My day with the cannibal tribe ‚Small Nambas‘
Got some time between my two dives so I am going to show you the pics from maybe the best day of my vacation… This morning I went diving at the SS President Coolidge – a 200 m /600 ft) long luxus-liner that sank here at the coast of Espiritu Santo during WWII. Unfortunately visibility was bad due to all the rain yesterday. Since it stopped raining last night I hope that it will be a bit better later today or tomorrow. Going diving for 3 days now and the 2nd dive tomorrow will be my 500th. 🙂
This is what is left of the airport of Malekula… 🙂 Initially I didn’t know that the rest of the building burnt down so when I arrived I started to laugh when I saw the ‚airport‘. 🙂
Me in the garden of Nabelchel Bungalows
This is already at the cannibal site. This is the spot where the bad guys were killed (I didn’t kill HIM 😉 – he was a nice guy).
I think that this was the seat of the chief of the cannibals (or his kitchen? I should have brought my book to write everything down)!
This is a grave of one of the chiefs. They were burried upright and the head stayed outside. That was so the head was not below the feet. About a month after they wer burried a little temple was built above the skull. Till today the tribe feels that their spirits are still there and the currenct chiefs go there e.g. when a cyclone is coming and praying to the spirits that it won’t be bad.
Chief Almede blowing the conch. This is the former ‚telephone‘ 😉
Claude and Lizzie (you will see Claude later on on the pics from the dance).
This is a stove in the Small Nabma Village
Veronique with her pig. If you own a pig you are considered a bit wealthy.
Veronique’s garden. If you are building a family you are expected to be self-sufficient. So everyone has her/his garden and lives from what they are harvesting from there. They have a lot of stuff like wild and normal yams, papaya, mango, spinach, bananas, grapefruit etc…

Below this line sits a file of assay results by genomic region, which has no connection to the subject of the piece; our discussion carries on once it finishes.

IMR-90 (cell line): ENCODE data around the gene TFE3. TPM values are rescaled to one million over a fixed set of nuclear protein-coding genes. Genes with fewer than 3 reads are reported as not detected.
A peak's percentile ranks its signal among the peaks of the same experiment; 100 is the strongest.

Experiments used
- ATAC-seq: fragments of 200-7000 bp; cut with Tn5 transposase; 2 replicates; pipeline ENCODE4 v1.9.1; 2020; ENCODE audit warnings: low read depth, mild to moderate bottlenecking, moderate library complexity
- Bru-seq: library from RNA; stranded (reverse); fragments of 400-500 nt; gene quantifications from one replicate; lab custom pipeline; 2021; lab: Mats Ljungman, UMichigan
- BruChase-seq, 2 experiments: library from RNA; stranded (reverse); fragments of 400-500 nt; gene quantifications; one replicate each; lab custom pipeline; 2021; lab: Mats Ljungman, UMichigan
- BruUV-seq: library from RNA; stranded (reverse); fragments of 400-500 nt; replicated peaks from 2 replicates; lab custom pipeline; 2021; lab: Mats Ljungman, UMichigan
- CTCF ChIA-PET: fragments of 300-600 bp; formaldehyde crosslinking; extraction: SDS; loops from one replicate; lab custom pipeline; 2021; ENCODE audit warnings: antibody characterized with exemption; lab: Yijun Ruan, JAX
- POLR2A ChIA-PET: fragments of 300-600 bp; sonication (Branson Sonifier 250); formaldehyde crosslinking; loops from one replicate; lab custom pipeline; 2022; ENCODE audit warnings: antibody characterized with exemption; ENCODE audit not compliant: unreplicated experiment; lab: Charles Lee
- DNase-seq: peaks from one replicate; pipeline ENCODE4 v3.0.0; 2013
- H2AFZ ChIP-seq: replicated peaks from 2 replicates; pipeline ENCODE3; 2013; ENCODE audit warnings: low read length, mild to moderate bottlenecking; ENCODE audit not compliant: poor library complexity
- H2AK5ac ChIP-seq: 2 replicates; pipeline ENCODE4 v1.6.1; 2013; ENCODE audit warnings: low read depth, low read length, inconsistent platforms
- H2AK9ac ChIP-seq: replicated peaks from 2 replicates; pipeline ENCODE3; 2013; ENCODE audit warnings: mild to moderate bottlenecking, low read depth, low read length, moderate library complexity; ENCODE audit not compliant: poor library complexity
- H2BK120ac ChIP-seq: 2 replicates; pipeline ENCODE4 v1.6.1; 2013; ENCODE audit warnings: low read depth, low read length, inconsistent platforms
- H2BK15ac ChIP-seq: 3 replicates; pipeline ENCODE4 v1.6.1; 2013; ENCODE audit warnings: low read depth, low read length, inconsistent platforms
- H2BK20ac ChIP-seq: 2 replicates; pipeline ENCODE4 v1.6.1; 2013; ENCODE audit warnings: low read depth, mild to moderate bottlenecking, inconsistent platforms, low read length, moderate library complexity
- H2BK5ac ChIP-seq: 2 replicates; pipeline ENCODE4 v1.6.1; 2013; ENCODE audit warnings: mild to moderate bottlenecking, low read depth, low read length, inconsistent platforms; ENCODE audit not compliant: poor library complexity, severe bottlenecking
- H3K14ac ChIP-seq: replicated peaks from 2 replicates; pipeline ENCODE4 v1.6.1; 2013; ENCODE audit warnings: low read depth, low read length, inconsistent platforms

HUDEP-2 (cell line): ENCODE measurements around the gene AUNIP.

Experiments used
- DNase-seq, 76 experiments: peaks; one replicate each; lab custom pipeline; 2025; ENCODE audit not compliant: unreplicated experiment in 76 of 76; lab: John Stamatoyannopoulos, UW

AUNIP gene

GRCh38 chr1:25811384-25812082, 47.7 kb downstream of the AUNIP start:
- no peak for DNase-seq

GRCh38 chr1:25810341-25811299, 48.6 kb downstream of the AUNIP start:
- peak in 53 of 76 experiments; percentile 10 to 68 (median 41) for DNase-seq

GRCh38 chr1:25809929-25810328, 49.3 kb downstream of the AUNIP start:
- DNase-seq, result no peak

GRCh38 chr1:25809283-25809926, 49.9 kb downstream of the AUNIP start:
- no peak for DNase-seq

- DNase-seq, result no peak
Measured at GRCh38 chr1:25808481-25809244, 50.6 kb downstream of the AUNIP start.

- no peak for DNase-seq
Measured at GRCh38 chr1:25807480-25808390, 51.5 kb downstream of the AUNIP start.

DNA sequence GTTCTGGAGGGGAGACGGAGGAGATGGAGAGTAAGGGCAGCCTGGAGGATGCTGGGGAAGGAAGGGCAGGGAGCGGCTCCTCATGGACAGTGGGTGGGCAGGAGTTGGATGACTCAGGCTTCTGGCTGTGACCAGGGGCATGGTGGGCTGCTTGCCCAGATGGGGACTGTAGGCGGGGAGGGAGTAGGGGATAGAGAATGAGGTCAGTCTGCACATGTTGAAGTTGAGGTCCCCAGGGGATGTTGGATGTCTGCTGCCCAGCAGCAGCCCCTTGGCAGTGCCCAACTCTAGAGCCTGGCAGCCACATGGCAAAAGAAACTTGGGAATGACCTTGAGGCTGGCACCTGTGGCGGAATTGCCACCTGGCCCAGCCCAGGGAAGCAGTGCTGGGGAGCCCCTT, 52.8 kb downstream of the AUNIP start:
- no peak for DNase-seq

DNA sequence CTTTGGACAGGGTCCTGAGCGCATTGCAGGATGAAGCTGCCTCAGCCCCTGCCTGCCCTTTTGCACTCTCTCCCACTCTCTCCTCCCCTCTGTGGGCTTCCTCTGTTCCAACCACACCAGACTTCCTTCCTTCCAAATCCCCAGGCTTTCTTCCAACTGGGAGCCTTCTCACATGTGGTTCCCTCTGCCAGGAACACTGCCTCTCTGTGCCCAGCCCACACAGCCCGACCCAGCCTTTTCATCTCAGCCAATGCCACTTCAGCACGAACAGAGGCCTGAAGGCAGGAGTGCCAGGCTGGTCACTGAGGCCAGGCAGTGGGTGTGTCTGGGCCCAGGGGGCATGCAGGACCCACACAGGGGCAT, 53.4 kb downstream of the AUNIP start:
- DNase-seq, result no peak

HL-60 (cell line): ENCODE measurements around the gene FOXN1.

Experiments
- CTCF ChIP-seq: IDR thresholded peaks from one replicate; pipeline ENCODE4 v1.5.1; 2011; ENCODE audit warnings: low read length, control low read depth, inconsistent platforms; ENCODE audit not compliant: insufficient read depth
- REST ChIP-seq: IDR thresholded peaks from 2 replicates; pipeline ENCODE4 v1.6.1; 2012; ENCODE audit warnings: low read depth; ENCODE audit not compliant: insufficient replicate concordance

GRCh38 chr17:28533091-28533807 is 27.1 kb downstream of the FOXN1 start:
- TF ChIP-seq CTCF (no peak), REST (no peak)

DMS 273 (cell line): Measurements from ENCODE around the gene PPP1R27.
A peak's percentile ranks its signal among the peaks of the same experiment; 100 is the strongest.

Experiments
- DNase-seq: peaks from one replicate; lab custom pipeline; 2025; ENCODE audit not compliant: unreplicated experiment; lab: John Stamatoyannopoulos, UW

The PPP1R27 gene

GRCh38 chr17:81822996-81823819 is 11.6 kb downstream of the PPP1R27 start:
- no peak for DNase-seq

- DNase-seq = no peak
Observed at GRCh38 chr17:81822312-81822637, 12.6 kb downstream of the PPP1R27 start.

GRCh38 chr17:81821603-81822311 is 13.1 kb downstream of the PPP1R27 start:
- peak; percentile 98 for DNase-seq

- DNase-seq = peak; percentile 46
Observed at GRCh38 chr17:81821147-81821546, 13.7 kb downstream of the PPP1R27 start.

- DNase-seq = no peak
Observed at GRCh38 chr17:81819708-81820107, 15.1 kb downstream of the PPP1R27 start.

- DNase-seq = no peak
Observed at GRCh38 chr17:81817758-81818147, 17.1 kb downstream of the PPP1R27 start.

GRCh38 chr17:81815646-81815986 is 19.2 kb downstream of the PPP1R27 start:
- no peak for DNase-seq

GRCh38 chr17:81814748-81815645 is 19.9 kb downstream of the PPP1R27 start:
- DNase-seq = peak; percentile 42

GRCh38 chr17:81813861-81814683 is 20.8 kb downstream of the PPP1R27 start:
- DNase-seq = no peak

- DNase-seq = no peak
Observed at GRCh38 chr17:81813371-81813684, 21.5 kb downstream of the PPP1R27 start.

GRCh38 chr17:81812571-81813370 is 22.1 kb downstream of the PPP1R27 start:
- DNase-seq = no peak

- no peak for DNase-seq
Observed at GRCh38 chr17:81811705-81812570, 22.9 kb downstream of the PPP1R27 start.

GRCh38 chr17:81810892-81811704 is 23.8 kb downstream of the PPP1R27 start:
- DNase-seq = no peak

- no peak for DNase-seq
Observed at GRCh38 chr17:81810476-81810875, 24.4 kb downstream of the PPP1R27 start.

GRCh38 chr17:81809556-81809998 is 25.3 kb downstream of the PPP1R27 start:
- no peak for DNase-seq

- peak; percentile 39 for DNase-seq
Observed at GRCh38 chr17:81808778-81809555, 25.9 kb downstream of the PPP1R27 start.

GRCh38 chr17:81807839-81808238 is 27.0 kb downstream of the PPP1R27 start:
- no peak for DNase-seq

The grave of Veronique’s grandfather. I assume that he was a chief too since her dad Almede is the current chief.
Doesn’t she have the most beautiful eyelashes? She was a bit sceptical with me at first but didn’t start to cry. But after a few minutes she did smile at me…
The village. Each family has at least two houses: the ‚house‘ and a kitchen (the smaller one).
Monique’s mother in law. A very sweet person. She has 6 children (5 sons and 1 daughter) and stayed in the village after her husband died of diabetes. Her husband was a teacher and taught her some french so we chatted all day in french as best as we could. I think she liked me as she told me to come back and stay in the village. I think she has the old traditions in her blood (watch out for her in the pics from the dances.. 😉 )
Veronique with her two kids and three girls who are probably cousins of her kids.
It was fun to play with Odilien (5 months old). 🙂
Lizzie was funny, she kept loosing her trousers… 😀
Claude ready to dance… 🙂
This is already the ‚man dance‘. It is funny… I saw most of the guys earlier in the day wearing normal clothes but with the costumes it is difficult to recognize them. Not sure why because they are still the same, just different clothes…
The women’s dance
Kids are kids…. 😉
The came running in with different head-wear…
Stomping around so the bells made some ‚music‘ to the dance…
She was so much fun… 🙂 Here we were shown how yams-lap lap is being cooked. First the yams get peeled (like potatoes), then it gets grated and mixed with water so it is some kind of pulp. This gets put into palm leaves and then they are put into bamboo leafes and then cooked. The coconut milk comes later…
Making fire (this is a man-thing!). 🙂
One of the women was weaving mats while this one was preparing the palm-leaf for a roof….
Lap lap is ready…. it gets eaten with coconut milk.
Unfortunately I don’t remember the name of that one. It was the last one before the ‚public‘-dance where everyone can join in.
And the music….
As I wrote in my prior blog entry about that day, it was one of the best I have had here. If nothing else it was very impressing to see how the Small Nambas live. And playing with the kids was fun. I wasn’t half as impressed with the Big Nambas two days later. But that might have been because it was very impersonal. And btw. the reason why these guys here are the Small Nambas and the other ones are the Big Nambas is that the men here use small palm leafs for their ‚costume‘ while the Big Nambas use big palms leafs. 😉